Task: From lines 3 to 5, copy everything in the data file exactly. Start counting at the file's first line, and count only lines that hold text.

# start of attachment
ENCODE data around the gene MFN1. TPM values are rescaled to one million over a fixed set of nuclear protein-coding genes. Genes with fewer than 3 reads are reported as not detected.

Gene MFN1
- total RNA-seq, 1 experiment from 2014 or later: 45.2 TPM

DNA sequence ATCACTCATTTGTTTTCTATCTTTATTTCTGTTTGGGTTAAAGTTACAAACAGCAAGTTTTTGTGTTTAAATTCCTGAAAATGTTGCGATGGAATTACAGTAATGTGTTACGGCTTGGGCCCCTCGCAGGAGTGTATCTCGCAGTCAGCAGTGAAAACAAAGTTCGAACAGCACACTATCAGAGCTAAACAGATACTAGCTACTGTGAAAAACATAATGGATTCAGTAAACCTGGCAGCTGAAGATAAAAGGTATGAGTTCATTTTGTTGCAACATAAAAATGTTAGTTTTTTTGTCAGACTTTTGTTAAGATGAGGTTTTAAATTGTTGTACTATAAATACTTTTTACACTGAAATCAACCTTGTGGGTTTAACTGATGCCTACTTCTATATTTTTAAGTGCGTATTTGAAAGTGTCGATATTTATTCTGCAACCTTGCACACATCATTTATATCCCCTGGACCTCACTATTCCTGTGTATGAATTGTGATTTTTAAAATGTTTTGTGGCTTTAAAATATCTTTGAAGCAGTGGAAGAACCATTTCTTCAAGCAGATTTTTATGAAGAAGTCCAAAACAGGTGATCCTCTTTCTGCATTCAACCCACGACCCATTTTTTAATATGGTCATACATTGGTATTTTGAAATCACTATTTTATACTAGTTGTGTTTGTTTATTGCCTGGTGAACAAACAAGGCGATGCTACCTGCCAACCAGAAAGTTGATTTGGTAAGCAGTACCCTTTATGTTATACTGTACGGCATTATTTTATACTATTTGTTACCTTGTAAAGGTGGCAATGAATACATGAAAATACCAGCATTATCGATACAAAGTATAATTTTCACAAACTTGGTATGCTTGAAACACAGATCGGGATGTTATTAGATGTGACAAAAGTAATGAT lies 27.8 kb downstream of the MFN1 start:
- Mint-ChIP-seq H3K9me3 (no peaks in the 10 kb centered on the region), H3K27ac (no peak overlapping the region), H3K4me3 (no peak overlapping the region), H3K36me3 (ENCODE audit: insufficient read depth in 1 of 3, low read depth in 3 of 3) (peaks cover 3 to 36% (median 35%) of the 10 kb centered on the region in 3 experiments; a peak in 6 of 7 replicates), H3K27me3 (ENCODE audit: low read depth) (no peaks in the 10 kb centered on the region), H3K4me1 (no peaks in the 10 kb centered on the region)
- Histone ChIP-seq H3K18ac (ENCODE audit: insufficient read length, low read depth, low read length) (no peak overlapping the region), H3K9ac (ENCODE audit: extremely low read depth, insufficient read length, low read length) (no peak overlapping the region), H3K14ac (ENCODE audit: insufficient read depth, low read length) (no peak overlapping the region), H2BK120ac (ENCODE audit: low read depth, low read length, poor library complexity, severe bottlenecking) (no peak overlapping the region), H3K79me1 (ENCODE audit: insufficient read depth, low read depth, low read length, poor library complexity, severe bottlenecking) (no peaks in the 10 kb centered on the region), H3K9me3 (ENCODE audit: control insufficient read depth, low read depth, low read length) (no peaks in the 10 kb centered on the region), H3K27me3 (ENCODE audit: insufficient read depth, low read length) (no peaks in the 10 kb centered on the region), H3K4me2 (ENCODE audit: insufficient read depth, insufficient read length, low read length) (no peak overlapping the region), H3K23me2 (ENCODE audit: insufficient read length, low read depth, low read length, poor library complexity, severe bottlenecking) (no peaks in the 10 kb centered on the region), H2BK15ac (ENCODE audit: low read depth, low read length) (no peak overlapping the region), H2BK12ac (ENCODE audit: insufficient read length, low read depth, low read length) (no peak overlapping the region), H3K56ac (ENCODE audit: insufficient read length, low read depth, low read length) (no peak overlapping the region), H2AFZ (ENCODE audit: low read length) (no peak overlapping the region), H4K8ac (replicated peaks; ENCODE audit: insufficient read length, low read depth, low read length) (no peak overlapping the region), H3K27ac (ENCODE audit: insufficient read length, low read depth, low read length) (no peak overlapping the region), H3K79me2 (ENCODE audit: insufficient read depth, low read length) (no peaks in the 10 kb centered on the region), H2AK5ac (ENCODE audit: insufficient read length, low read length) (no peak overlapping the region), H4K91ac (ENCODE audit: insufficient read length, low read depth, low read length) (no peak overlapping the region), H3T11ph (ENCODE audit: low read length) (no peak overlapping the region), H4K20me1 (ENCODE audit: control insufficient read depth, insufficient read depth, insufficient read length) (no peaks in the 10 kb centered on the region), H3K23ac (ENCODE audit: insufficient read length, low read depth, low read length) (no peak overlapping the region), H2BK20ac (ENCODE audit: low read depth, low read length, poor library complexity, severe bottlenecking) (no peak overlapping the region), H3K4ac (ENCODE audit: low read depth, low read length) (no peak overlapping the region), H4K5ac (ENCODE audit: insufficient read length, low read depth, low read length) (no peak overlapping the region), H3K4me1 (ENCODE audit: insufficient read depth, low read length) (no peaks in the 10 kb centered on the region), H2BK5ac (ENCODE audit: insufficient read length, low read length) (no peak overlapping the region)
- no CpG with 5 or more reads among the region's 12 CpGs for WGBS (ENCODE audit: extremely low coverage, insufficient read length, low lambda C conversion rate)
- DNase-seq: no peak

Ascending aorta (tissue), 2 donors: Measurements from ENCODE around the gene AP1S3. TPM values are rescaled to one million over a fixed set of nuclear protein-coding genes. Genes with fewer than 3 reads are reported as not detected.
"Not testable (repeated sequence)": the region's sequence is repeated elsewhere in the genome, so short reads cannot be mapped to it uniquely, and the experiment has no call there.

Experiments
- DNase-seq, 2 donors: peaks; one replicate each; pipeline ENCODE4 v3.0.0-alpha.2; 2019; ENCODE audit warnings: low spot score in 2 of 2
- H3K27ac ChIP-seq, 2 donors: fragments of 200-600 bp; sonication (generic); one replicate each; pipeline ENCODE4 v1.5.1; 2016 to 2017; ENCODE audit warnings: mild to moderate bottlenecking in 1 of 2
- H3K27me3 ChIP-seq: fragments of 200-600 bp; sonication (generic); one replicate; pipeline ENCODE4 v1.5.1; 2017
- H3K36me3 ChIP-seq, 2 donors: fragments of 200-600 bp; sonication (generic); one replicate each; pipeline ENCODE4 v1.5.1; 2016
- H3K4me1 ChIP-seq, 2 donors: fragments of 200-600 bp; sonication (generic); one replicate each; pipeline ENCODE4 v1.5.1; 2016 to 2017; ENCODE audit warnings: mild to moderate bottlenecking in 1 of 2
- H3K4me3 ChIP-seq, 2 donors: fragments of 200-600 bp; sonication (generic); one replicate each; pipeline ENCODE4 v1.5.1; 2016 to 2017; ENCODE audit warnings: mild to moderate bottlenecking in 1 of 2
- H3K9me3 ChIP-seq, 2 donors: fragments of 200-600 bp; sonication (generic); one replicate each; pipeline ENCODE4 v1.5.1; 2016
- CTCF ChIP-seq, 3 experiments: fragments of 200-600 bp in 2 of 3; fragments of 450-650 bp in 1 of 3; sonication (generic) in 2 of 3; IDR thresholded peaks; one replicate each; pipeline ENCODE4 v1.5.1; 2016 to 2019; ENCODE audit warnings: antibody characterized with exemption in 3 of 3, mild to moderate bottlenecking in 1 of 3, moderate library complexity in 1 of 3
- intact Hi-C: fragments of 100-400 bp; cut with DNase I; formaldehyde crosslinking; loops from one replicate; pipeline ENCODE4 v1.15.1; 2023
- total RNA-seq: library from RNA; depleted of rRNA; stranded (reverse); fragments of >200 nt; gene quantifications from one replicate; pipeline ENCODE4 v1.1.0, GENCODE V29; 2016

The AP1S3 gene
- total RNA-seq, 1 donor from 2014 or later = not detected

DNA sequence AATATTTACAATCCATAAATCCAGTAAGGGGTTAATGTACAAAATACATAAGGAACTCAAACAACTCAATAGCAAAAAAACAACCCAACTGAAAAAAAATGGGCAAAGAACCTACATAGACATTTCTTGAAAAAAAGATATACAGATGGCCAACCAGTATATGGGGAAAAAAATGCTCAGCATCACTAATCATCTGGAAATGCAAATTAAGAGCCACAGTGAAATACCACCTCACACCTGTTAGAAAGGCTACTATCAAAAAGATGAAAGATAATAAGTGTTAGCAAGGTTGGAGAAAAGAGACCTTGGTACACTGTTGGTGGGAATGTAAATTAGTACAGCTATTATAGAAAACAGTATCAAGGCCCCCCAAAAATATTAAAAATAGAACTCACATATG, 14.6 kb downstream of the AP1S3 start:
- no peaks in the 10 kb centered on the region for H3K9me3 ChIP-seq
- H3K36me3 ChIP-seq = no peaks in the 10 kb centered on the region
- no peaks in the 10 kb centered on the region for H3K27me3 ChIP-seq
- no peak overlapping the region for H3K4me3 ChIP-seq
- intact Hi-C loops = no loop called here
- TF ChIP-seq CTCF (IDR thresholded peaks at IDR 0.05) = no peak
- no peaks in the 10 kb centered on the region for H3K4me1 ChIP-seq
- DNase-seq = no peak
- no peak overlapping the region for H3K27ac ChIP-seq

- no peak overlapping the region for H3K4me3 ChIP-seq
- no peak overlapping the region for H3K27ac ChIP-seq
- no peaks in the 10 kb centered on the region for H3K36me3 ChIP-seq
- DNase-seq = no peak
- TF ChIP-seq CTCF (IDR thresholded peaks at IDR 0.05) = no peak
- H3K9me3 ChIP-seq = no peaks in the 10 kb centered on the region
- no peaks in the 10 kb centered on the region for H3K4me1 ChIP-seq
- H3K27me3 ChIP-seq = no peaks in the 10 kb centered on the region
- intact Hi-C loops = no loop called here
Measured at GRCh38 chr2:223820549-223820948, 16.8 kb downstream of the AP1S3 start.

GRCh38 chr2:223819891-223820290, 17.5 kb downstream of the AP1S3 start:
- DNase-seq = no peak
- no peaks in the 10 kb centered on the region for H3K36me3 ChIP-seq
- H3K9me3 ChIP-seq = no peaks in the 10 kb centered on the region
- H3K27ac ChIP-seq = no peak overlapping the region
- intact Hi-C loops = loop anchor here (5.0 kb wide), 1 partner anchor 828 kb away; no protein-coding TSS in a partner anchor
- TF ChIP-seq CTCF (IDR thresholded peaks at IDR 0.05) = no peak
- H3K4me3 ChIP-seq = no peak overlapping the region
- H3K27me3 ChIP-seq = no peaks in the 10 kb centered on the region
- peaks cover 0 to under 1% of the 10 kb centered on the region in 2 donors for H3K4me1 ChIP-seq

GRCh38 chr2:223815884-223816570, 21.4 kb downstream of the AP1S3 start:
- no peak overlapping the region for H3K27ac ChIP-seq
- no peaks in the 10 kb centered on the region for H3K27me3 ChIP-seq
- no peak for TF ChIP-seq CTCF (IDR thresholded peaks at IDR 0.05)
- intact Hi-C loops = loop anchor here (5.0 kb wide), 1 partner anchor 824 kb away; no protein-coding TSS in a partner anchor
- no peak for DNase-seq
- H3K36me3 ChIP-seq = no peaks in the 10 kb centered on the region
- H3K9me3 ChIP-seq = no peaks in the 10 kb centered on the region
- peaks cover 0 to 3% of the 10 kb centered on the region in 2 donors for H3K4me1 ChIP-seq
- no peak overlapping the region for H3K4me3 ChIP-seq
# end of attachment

- total RNA-seq, 1 experiment from 2014 or later: 45.2 TPM

DNA sequence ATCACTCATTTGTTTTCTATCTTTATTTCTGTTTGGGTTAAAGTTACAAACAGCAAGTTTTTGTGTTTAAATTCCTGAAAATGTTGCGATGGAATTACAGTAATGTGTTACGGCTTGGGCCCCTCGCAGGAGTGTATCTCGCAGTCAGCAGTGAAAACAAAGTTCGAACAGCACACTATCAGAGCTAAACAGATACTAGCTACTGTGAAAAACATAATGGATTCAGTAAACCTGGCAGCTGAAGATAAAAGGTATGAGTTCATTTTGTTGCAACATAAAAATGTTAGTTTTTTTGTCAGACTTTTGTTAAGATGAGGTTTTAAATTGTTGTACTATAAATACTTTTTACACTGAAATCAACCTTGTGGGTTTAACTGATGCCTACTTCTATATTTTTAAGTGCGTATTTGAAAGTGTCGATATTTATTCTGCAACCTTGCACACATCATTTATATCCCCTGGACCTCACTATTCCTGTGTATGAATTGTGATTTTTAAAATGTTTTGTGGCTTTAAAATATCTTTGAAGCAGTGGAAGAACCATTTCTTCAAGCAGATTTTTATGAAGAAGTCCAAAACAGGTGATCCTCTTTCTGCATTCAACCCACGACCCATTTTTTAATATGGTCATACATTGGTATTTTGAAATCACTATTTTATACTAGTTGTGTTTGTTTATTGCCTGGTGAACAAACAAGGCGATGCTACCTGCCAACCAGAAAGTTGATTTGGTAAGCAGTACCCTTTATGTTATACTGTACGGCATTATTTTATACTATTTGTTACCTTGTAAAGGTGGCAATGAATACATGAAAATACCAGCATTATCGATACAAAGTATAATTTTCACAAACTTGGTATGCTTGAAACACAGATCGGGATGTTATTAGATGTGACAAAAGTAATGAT lies 27.8 kb downstream of the MFN1 start:
- Mint-ChIP-seq H3K9me3 (no peaks in the 10 kb centered on the region), H3K27ac (no peak overlapping the region), H3K4me3 (no peak overlapping the region), H3K36me3 (ENCODE audit: insufficient read depth in 1 of 3, low read depth in 3 of 3) (peaks cover 3 to 36% (median 35%) of the 10 kb centered on the region in 3 experiments; a peak in 6 of 7 replicates), H3K27me3 (ENCODE audit: low read depth) (no peaks in the 10 kb centered on the region), H3K4me1 (no peaks in the 10 kb centered on the region)